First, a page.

Knowing your audience is like in “The Last Samurai” with Tom Cruise consistently saying “knowing your enemy”. Your audience is an aspect you have to consider whenever you produce a piece of writing. Sure in the post-modern world where everyone is allowed to be an individual and express themselves via blog, twitter, etc, the scope of audience has increased mightily. Also, due to luminous technological advancements we are subjected to information and artistic overload a couple of links away. So basically, we have obstacles, mighty obstacles, when considering audience.
The ability to acknowledge your audience within your content and outside of your content is key. You must consider what your audience already understands before they read your writing, and what they eventually will understand. You cannot dictate the latter but you can dictate the present. This dictation comes down to what you want your readers to bluntly understand and what you want their imagination to generate. How do you manipulate this? Easy, you follow an instinctual rule when composing your diction and terminology.
You must adapt to your language as if you were the audience. A certain word, image, or statement will stick out and punch you in the face, in comparison to the rest of the content. To create a better aura with your audience, you must accept the fact that you have an audience and they deserve to be acknowledged. You are not writing just for yourself, but to express your ideas to others through conscious diction. I understand the creative writing notion that we all want to have our own style and not to sacrifice your style for other readers who might be too “ignorant” to understand it, but doggone it, toughen up and maintain your individuality when conforming. A good sense of balance is returnable to all of life’s situations.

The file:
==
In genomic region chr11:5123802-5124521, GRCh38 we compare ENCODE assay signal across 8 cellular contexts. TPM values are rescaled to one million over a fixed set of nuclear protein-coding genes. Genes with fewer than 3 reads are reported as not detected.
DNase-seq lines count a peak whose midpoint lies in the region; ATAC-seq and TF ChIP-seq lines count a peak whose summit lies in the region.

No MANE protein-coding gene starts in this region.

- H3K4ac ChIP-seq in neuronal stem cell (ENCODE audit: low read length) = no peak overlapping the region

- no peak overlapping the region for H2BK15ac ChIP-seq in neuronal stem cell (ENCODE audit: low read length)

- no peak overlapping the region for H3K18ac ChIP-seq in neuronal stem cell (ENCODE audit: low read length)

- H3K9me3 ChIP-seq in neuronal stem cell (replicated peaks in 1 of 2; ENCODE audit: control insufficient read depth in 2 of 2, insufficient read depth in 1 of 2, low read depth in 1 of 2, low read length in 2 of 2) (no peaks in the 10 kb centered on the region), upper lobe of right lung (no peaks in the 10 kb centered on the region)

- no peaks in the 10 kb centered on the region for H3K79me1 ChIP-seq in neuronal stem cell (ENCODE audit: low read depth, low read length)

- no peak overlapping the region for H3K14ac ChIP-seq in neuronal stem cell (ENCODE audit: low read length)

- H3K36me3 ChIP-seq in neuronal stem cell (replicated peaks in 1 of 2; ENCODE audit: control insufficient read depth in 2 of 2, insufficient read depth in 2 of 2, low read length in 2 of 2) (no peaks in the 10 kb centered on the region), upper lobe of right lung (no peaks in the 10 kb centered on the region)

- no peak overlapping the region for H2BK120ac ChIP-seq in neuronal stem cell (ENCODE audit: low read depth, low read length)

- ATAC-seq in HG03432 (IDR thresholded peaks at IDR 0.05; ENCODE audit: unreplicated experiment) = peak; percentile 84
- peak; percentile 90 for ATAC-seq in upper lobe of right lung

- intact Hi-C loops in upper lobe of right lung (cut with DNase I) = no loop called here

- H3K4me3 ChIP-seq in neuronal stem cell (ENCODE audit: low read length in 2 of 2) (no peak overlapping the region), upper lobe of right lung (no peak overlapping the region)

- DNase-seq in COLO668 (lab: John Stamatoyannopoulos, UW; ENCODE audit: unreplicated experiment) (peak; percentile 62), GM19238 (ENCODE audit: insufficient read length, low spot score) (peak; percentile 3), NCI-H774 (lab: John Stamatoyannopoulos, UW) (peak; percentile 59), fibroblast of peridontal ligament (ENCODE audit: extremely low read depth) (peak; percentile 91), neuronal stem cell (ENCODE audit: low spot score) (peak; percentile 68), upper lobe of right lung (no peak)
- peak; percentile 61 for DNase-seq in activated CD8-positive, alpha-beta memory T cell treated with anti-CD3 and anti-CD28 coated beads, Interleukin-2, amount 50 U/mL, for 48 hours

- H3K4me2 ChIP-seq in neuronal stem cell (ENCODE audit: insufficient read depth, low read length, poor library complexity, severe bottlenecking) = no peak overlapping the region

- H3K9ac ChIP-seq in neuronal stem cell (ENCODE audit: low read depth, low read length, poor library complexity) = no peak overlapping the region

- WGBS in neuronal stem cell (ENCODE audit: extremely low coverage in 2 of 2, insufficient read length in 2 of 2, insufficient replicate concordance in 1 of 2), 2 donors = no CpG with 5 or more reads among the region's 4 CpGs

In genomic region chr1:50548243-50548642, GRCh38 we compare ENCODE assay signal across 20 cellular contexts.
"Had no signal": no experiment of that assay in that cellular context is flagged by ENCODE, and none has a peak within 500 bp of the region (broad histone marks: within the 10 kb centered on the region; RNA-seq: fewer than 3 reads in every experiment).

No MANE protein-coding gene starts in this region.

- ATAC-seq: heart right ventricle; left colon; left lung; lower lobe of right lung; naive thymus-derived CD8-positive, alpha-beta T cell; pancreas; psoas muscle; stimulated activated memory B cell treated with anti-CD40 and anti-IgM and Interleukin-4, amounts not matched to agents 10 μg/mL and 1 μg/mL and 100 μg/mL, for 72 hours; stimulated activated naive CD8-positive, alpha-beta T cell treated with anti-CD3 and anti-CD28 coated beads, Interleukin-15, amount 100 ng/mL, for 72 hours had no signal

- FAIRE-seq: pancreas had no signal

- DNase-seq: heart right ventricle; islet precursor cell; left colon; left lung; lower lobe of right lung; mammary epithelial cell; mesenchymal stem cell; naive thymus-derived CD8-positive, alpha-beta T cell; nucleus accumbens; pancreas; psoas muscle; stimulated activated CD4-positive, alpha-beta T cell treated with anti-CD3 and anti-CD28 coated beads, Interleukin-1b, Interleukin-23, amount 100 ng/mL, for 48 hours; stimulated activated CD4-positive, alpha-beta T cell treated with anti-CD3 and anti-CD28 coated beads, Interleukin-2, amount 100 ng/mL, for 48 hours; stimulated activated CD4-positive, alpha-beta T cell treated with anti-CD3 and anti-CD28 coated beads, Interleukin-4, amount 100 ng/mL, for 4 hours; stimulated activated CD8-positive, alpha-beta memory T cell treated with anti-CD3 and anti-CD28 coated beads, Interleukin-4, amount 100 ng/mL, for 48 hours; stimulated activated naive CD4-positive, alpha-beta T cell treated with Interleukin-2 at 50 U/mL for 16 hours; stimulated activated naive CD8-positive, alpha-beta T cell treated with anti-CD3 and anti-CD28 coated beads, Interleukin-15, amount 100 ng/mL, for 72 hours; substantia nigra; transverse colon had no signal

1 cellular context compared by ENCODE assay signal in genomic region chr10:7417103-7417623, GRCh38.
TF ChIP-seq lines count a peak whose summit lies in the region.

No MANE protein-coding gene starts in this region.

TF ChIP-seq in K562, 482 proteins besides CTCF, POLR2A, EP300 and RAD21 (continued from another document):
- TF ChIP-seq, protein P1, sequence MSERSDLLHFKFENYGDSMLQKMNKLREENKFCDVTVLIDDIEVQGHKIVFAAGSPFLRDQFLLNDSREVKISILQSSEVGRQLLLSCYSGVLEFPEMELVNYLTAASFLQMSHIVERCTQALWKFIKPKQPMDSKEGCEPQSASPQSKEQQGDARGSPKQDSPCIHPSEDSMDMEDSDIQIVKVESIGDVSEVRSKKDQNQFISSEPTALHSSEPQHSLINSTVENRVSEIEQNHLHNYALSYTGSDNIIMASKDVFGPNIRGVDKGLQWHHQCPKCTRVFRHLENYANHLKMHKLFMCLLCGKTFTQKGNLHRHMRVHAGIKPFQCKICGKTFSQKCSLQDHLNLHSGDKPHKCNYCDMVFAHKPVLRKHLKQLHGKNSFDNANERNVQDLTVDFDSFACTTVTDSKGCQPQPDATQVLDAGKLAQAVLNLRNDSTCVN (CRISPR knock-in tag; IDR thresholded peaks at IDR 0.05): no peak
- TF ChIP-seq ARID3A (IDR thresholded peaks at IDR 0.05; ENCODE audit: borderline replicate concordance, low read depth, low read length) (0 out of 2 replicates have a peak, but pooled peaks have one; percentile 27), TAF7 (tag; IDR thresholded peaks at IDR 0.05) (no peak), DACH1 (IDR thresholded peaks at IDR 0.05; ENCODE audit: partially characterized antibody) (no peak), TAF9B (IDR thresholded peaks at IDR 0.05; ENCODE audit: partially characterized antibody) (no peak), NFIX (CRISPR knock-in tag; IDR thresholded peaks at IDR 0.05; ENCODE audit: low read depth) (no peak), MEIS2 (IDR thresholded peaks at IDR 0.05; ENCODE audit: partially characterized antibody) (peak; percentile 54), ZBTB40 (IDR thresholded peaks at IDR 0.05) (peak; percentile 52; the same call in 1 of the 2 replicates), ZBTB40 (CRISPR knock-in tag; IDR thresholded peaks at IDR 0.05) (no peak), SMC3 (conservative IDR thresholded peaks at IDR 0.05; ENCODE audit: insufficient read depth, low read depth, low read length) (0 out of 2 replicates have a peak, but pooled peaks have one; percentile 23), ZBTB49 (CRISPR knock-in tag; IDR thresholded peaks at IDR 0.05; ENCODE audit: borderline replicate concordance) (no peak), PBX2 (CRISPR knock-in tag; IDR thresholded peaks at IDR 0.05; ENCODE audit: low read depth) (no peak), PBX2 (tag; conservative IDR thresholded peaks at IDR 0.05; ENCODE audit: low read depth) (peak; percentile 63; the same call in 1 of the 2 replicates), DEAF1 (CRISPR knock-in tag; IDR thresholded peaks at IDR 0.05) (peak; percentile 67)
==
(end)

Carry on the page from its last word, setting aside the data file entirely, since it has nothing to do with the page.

The above statement appears like a vexing conundrum but really as a writer deep down you should have some inclination about what I am talking about. To further my theory I will explain this phenomenon within a genre example so I do not sound like some abstract loser. In science fiction and fantasy you use objects outside of our reality to further the setting, plot, or characters. Often times these objects are so fantastical and imaginative the audience can barely relate to them even through the concepts of them are rooted in reality. Science fiction writers will focus so much on creating an appealing universe that they will thoroughly neglect crucial road signs for their audiences. This problem must be in the back of your mind as you compose, especially when dealing with science fiction fantasy.
You do not need to dumb down your writing to compensate for a large audience, you simply have to communicate your writing in a semi-logical manner. This means describing things articulately and with unique analogies, but not being abstract for the sake of personal gratification. In science fiction fantasy you should use objects of fiction to portray the most beautiful and terrifying aspects of human emotion, not to loose the audience in some lofty description of a walking battle armor.
To wrap up this semi-cohesive rant about audience especially in terms of science fiction and fantasy, I just want to state this key fact. Remember what its like to be an audience and you will remember what its like to write for one, no matter how different in size, demographic or belief that audience is, paying attention to them is the first bridge over that enigmatic moat.